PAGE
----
Control what's most important for your family.
Estate Planning is all about control and flexibility. If you lose capacity, suffer a medical event or die, you want the transfer or control of your assets to pass to the right person at the right time and in the most tax effective manner.
This is especially important for your Will because:
You don’t know when you're going to die
You don't know what the tax laws will be
You don't know what assets you will own at that time
The best Estate Planning outcome should be achieved as simply as possible with a minimum cost - while maintaining the greatest control and flexibility over your assets. But, as important this is, only around half the families in Australia have a valid Will. Here are 4 keys areas to address so that you have a strong Estate Planning structure in place for your family.
1. 3-Generation Testamentary Trust Will
Developed by a leading Australian law firm in the 1990’s specialising in estate and tax planning and works for the next 3 generations. It's the most flexible I've seen and gives the greatest control over your estate. Here's why:
They last for up to 80 years.
Your children can pass down the 3-Generation Testamentary Trust to their children.
Reduces CGT, income tax and stamp duty for up to 80 years from date of death.
Includes Superannuation Testamentary Trust to stop the 17% or 32% tax on super going to adult children.
Includes Bankruptcy Trust if a beneficiary is bankrupt.
Includes Divorce Protection Trust – if a child separates stops Family Court taking your money or generational family assets.Includes a
Includes a Maintenance Trust – if the beneficiary is under 18 or vulnerable (disability, addiction, spendthrift etc)
2. Enduring Power of Attorney - Financial Matters
If you become disabled or not have the capacity to make decisions, this document will provide your nominated attorney (usually your spouse, a close relative or friend) with the power to act on your behalf to manage your financial and legal affairs. Your attorney will have the power to do anything that you can do (e.g. operate your bank account, pay bills, sell and purchase assets) except make a Will.
It's important to appoint an Enduring Power of Attorney to ensure that your nominated attorney retains the power to act on your behalf even if you suffer a loss of capacity through unsoundness of mind.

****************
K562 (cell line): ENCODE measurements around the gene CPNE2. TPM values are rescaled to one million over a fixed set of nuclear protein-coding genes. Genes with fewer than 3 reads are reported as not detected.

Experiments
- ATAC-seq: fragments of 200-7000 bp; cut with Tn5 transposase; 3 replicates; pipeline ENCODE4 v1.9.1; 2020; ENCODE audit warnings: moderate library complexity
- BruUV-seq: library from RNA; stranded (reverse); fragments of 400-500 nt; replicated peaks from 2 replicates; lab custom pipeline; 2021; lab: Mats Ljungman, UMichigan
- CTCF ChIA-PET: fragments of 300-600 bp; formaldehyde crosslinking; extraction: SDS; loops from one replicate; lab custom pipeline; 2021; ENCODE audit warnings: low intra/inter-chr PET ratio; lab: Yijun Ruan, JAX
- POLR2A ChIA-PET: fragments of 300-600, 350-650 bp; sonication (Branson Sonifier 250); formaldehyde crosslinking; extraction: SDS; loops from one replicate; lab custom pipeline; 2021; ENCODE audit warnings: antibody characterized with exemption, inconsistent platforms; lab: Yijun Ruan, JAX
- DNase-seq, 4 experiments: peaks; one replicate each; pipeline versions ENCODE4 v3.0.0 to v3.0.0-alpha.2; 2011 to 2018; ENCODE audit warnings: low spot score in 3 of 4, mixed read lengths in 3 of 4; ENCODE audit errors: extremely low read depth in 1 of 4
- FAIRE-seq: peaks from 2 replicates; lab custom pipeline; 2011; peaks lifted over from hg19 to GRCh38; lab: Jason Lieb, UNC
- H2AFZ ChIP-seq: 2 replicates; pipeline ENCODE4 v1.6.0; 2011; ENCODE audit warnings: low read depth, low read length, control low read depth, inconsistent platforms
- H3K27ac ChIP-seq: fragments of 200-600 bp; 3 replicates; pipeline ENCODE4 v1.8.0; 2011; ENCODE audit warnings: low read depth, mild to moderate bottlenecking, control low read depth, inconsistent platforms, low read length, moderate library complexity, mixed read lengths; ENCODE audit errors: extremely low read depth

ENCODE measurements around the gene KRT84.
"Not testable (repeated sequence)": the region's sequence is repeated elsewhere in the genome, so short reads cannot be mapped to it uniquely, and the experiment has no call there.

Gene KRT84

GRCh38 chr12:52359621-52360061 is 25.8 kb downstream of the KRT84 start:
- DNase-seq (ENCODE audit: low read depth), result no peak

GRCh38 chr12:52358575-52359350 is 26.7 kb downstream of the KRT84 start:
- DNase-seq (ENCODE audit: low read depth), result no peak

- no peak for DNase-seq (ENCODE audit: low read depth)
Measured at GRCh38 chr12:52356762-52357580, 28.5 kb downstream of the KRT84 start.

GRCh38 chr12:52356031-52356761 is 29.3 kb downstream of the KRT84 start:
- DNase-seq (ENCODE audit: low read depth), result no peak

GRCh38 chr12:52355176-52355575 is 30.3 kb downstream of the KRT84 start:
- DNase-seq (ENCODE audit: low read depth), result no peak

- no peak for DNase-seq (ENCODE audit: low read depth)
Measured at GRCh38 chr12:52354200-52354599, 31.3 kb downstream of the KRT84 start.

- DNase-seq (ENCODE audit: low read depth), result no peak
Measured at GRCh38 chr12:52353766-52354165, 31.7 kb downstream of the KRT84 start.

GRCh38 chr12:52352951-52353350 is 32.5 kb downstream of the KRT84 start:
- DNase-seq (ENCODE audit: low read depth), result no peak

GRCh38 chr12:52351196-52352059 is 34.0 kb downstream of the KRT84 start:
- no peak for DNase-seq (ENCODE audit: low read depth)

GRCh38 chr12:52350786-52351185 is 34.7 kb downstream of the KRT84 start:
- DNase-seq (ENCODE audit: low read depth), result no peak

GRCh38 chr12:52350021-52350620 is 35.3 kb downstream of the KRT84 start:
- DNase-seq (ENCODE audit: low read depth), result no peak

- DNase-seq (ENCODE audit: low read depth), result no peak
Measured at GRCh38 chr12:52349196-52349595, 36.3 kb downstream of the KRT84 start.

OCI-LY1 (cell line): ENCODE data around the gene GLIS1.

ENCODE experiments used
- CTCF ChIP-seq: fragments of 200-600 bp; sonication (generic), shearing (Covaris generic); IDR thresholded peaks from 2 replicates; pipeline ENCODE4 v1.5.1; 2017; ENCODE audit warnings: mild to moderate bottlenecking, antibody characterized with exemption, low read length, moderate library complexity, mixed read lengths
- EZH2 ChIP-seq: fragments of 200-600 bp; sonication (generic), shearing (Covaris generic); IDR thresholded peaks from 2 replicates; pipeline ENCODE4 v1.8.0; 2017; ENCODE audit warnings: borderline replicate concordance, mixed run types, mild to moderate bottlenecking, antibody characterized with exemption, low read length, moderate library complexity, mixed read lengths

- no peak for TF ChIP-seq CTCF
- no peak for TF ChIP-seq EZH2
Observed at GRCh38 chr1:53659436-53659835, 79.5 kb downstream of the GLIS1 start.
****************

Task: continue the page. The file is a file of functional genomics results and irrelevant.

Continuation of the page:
3. Enduring Power of Attorney - Medical Matters
Many people focus on planning ahead for their financial and business affairs by making a Will and a Enduring Power of Attorney for Financial Matters but don't consider what will happen if they find themselves unable to make lifestyle and medical decisions due to illness or accident.
A Medical Power of Attorney is someone you appoint to make lifestyle, health and medical decisions for you when you are not capable of doing this for yourself. Your Medical Power of Attorney may make decisions such as where you live, what services are provided to you at home and what medical treatment you receive.
Your Attorney’s power will only come into effect if or when you lose capacity and will only be effective during the period of incapacity, therefore, it may never become operational. However, it is a good way to plan for the future, particularly for unforeseen situations.
4. Superannuation Death Benefit Nomination
The assets within your superannuation fund do not automatically form part of your Will. Most people don't know this and it catches them out. Don't be one of them.
You want to direct your super benefits to your 3-Generation Testamentary Trust Will. To do this, all you have to nominate the Legal Personal Representative of your estate as the sole beneficiary.
In general, where you have made a non-binding death benefit nomination, your superannuation fund beneficiary nominations are only used as a guide - “the trustees” of your fund will have the ultimate discretion to decide who will receive your superannuation benefits. They will take into consideration the beneficiary nominations that you have made but are not bound by your request. This option gives you the least control and flexibility.
The only exception is where your superannuation fund allows you to make a binding death benefit nomination. A binding death benefit nomination requires the trustee to pay out your superannuation benefits to the nominated beneficiary - a dependant or dependants of your choice or to the person who is your Legal Personal Representative. This is the one you want.
I work with one of Australia's most qualified Estate Planning specialists. And I use them myself. Together we'll help you get this strong Estate Planning structure sorted for your family - something you can truly rely on for maximum control and flexibility. Contact me if you've got any questions.